Documenting Remix Culture

Pretty much everyone has been linking to the second installment in Kirby Ferguson’s outstanding series, Everything is a Remix. But I think it’s worth highlighting Ferguson’s work, in part because he is a keen observer of how the practices of remix and adaptation permeate popular culture and even scientific inquiry. He also is a skilled editor, adept at producing juxtapositions between two related texts.

Everything is a Remix Part 2 from Kirby Ferguson on Vimeo.

The second part of the series touches on the role of (Hollywood) filmmakers in adapting material from older texts in order to tell new stories. In particular, Ferguson traces the influence of older films and texts (including Joseph Campbell’s discussion of myth) on Star Wars, a discussion that I wish I’d had a few weeks ago when I was writing an artcile on fan films and adaptation. Ferguson’s broad definition of “remix” allows him to define genre elements as a remix practice, which allows him to show that Avatar, far from being a completely “original” film stands upon and reworks older, familiar material. But, essentially, as Ferguson’s title for the series suggests, “everything is a remix.” And far from diminishing the “originality” of these stories, Ferguson recognizes these remix practices as creative acts that can potentially take us in new and unexpected directions. Philosophically, these ideas may themselves not be new. Literary and cultural critics have recognized the permeable boundaries of texts for some time, but I think Ferguson presents these ideas in an accessible, engaging, and entertaining format. I’m very much looking forward to parts three and four.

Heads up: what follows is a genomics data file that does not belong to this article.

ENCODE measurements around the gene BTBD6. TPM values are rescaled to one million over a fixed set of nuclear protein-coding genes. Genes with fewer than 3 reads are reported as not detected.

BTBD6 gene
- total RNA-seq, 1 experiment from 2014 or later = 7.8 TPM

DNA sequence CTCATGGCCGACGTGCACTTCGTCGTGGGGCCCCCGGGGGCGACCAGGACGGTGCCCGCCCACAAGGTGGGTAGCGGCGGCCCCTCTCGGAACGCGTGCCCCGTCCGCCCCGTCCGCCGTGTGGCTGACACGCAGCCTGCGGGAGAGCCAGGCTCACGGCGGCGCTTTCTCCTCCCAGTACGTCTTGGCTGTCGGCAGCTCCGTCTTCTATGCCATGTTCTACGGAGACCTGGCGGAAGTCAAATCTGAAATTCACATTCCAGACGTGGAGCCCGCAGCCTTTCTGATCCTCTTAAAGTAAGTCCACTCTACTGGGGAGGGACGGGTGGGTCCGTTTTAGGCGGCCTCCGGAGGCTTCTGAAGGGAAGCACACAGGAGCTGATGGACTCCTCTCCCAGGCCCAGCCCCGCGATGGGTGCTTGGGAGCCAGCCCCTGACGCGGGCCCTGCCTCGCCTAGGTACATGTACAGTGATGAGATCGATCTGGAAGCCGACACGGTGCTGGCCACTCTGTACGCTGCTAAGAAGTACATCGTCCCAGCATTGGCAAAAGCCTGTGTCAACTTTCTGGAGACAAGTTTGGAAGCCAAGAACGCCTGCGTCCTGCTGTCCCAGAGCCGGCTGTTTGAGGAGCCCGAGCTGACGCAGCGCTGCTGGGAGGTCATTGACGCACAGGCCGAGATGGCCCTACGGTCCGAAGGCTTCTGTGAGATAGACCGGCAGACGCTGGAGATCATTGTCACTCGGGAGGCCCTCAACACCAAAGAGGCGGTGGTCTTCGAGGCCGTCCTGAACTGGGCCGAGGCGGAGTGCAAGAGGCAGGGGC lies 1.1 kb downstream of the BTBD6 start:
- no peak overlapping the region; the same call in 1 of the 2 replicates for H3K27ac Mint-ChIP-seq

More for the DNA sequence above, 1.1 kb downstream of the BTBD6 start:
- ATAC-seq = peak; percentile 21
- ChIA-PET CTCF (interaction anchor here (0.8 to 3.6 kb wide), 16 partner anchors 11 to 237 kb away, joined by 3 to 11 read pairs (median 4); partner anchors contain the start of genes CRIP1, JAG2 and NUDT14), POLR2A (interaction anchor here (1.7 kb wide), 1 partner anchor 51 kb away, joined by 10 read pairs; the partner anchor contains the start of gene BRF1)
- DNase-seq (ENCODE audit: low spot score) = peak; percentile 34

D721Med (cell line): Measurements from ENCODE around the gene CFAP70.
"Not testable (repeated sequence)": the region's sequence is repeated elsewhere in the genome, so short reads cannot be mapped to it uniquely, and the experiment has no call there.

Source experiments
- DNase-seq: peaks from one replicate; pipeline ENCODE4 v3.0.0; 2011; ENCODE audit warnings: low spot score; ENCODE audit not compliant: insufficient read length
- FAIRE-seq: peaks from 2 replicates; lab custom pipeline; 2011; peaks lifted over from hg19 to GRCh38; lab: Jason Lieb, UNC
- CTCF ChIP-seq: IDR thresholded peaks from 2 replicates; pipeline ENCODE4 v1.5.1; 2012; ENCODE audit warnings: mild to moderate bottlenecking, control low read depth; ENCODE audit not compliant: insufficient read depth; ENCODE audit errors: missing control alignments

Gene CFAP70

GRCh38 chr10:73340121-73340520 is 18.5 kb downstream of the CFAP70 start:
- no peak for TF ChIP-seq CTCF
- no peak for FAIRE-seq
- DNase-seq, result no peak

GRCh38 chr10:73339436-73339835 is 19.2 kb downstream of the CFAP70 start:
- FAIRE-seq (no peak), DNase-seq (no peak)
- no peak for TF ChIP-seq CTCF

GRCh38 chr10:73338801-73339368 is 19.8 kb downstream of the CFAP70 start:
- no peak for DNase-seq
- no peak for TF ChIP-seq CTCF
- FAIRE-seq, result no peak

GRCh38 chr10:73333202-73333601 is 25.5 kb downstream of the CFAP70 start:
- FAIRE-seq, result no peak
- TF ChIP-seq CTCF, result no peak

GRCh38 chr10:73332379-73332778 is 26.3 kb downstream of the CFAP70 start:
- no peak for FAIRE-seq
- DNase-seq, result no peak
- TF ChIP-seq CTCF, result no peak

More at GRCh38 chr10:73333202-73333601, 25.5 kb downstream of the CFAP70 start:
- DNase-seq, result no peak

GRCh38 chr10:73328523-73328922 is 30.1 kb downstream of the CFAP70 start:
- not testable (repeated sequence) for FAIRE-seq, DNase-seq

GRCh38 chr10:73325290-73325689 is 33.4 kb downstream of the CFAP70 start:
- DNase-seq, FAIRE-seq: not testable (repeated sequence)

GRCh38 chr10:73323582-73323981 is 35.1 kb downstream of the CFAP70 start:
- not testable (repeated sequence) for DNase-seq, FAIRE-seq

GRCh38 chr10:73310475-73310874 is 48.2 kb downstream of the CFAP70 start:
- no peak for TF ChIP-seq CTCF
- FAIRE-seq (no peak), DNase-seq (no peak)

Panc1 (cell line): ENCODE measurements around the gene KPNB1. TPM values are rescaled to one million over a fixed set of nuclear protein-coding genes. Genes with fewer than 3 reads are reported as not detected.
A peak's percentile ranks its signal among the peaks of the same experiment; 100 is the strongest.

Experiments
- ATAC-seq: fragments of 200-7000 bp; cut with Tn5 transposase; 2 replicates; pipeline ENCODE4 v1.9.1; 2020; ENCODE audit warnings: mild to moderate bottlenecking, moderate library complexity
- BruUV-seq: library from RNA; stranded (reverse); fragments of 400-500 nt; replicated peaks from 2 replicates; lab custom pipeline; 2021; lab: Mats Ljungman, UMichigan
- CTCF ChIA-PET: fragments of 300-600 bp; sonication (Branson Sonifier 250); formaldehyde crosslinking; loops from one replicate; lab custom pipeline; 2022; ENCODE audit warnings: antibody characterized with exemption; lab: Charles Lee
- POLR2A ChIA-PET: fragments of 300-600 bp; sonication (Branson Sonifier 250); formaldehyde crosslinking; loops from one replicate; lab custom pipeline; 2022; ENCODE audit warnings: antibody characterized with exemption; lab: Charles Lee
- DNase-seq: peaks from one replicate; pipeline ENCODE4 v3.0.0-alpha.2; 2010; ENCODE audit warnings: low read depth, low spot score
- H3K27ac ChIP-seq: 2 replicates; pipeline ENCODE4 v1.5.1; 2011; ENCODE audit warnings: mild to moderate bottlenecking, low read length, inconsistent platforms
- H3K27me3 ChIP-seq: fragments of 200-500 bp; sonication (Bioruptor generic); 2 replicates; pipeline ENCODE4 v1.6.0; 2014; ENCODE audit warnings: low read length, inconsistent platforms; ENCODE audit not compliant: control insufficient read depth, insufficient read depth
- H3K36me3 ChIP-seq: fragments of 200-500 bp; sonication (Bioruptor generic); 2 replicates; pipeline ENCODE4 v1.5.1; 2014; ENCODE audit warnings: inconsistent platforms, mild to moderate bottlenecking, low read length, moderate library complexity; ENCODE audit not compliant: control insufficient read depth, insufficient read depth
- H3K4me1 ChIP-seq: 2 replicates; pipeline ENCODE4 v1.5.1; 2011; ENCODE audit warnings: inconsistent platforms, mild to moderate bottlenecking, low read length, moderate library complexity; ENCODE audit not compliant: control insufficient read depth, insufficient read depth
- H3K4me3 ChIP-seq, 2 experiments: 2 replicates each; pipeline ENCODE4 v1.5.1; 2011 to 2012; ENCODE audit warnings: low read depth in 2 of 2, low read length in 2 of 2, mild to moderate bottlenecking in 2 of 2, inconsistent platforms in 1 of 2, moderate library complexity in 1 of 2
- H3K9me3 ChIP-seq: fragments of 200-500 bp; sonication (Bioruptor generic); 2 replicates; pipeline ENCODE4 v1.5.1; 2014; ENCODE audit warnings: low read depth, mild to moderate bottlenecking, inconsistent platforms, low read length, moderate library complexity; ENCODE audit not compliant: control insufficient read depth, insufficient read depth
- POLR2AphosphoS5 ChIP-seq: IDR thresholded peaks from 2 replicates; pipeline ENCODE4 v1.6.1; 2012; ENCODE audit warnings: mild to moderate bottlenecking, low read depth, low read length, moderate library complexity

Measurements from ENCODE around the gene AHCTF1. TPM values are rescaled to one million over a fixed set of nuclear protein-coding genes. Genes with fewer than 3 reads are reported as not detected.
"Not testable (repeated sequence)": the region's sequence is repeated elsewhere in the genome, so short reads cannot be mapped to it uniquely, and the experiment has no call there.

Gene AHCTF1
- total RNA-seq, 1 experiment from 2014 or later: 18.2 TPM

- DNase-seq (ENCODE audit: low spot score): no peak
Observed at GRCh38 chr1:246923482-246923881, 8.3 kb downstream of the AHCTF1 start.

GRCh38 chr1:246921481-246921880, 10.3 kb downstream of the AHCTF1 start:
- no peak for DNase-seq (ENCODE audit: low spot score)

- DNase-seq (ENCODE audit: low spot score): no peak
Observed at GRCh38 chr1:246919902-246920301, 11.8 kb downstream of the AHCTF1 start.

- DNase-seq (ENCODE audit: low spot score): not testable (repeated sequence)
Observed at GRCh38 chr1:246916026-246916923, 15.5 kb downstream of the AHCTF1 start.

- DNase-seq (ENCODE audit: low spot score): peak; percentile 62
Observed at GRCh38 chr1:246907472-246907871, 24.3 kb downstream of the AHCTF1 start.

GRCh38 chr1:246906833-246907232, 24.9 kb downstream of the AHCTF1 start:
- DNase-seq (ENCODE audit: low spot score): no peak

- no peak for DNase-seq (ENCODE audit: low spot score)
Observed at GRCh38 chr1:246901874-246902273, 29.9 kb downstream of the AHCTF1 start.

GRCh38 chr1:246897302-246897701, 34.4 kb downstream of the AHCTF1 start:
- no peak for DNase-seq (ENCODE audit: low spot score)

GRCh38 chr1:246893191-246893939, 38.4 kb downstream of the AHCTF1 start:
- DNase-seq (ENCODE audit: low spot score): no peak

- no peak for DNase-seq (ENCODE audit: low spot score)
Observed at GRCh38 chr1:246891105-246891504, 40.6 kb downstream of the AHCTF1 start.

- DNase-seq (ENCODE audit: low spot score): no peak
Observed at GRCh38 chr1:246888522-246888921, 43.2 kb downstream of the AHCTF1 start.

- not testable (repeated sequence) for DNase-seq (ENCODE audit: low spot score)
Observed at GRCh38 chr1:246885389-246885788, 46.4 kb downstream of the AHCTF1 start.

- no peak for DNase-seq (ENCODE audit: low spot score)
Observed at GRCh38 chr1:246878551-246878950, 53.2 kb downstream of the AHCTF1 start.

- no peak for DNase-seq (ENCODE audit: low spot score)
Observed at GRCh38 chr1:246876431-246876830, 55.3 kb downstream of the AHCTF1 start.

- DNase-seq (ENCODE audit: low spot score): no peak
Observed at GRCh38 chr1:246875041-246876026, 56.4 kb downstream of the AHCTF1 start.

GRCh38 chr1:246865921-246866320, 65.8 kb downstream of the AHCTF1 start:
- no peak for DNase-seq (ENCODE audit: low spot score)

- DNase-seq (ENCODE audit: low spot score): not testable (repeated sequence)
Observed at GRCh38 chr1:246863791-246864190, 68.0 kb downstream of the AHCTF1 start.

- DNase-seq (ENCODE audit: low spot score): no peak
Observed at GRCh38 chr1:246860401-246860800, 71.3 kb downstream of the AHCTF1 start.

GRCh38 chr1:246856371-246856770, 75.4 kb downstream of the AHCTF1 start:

Leave a Comment

Subscribe without commenting